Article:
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Cablegate: Peace Programs in the Ministry of Education

VZCZCXRO5365
RR RUEHROV
DE RUEHTV #1704/01 2200920
ZNR UUUUU ZZH
R 070920Z AUG 08
FM AMEMBASSY TEL AVIV
TO RUEHC/SECSTATE WASHDC 7871
INFO RUEHXK/ARAB ISRAELI COLLECTIVE

UNCLAS SECTION 01 OF 02 TEL AVIV 001704

SIPDIS

E.O. 12958: N/A
TAGS: PGOV SOCI IS
SUBJECT: Peace programs in the Ministry of Education

1. SUMMARY: On July 29, Poloff met with Anat Zohar, Director of
Pedagogic Affairs in the Ministry of Education, to discuss efforts
to build a culture of peace in Israeli schools. Zohar described
peace education initiatives as ad hoc and inconsistent, driven by
principals and NGOs at individual schools. However, a public
committee has just formed which aims to review previous efforts and
develop an effective, strategic plan for teaching tolerance and
peace. The new plan will still take a program-based approach, Zohar
explained, because changing the core curriculum-- and the related
textbooks-- is time consuming, difficult, and highly politicized.
As an example, she cited the controversy over a reference to the
Nakba (the Palestinian term, which means "catastrophe," for the 1948
Arab-Israeli War) in Israeli textbooks. End Summary.

---------------------------------
Textbooks Are Not the Proper Tool
---------------------------------

2. Zohar explained that fundamental curriculum changes, and the
textbooks that are a reflection of this curriculum, are not the best
way to help establish a culture of peace. To save money for schools
and parents, Israeli law only allows textbooks to be revised every
five years, which effectively limits many changes. Furthermore,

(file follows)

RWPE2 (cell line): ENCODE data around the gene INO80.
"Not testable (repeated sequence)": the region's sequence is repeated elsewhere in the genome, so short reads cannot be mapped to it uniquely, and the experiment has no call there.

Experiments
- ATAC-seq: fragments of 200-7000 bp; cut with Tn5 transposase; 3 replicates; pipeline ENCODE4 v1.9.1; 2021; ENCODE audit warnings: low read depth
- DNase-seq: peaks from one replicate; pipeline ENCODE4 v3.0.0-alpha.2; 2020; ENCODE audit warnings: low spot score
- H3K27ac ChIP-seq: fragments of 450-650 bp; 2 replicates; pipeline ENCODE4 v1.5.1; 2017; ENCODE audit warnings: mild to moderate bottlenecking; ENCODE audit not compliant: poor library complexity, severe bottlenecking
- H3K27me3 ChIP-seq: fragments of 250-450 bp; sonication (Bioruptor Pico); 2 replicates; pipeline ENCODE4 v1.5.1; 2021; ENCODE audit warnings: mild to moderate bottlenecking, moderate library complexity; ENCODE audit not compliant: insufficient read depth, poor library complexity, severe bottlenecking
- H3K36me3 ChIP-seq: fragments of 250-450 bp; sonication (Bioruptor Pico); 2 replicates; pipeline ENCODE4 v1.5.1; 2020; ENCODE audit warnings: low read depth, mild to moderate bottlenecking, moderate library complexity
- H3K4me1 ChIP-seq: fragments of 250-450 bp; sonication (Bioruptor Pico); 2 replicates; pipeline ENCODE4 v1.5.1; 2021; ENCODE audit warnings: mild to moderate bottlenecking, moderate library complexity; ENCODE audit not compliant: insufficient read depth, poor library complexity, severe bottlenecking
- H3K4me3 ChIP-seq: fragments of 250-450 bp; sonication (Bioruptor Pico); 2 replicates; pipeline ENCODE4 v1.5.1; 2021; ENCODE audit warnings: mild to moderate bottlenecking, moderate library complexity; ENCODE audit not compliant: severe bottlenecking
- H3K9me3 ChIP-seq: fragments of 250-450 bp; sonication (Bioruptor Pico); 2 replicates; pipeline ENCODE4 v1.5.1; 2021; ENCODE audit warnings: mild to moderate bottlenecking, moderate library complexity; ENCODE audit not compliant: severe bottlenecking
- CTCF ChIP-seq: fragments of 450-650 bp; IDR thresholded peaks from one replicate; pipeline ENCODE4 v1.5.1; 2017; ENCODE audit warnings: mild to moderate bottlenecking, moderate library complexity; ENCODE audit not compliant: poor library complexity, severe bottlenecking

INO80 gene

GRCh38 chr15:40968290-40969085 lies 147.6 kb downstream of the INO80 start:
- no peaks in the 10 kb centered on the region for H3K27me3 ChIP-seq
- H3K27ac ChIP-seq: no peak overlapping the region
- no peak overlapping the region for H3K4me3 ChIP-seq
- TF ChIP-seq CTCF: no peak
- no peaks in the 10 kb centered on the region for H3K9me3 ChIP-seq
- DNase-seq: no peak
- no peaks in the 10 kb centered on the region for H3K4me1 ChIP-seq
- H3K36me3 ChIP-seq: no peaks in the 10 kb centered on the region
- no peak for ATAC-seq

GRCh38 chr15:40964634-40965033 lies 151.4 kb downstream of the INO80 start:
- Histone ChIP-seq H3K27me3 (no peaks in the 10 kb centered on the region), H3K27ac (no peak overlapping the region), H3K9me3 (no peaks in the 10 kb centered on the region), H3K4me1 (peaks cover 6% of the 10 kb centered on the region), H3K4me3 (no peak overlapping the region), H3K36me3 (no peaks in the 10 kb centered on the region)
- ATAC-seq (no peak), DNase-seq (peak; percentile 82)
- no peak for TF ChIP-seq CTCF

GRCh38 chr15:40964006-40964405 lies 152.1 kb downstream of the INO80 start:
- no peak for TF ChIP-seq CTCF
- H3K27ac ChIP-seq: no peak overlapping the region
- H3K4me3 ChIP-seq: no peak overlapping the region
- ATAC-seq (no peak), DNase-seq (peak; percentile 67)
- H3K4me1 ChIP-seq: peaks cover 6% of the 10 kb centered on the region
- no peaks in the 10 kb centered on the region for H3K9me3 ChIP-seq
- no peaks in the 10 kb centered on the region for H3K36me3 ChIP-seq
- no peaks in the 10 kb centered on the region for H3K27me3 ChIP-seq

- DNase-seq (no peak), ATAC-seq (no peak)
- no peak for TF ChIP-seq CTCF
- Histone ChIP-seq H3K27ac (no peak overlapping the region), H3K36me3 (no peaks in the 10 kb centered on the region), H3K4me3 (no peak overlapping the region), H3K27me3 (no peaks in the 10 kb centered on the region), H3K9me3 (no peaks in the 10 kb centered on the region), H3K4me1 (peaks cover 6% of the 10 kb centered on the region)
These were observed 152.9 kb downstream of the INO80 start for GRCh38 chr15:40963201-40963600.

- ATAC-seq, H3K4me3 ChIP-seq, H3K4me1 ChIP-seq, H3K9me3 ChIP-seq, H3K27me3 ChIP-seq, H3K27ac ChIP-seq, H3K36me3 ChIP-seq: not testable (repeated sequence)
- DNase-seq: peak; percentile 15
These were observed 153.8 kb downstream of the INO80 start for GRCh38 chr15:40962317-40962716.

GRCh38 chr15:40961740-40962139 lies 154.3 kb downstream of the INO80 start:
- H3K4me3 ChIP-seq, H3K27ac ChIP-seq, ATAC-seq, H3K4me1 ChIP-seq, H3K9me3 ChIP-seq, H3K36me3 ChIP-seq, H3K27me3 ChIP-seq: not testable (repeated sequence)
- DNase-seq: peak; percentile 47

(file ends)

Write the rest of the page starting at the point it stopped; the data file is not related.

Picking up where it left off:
Zohar said, when a curriculum is open for revision, the demands for
additional topics exceed what can be taught in a school year (i.e.,
the Ministry of the Environment wants to add a unit on water
conservation, while the Finance Ministry wants more emphasis on
fiscal responsibility, and the Ministry of Justice demands more
civic education).

3. Zohar also pointed out that textbook changes can become
politicized. This includes the recent furor over including the
Palestinian "Nakba" narrative in some textbooks. Zohar explained
that they only added two sentences to second, third, and fourth
grade civics textbooks that say the Palestinians consider Israel's
independence a catastrophe. The political right seized upon this as
a political issue. She noted that the new textbooks were written
under the previous, Likud Minister of Education.

4. According to Zohar, there were also complaints when a new school
atlas indicated the "Green Line," which demarcates the territory in
the West Bank held by Jordan before 1967. (Note: Some Israeli maps
refer to this area as "Judea and Samaria" and do not make reference
to the Green Line; others only show the limits of A and B areas
under Palestinian administrative control. End Note.) Zohar
explained that the Green Line is only included on maps where it is
necessary, such as maps that show demographics or administrative
boundaries. She added that most textbooks only have satellite maps
to avoid borders, which are a final status issue under negotiation.


--------------------------------------------
Peace Programs Are Easier and More Effective
--------------------------------------------

5. For these reasons, Zohar said that most peace education in
schools is done under NGO-led programs that bring Jews and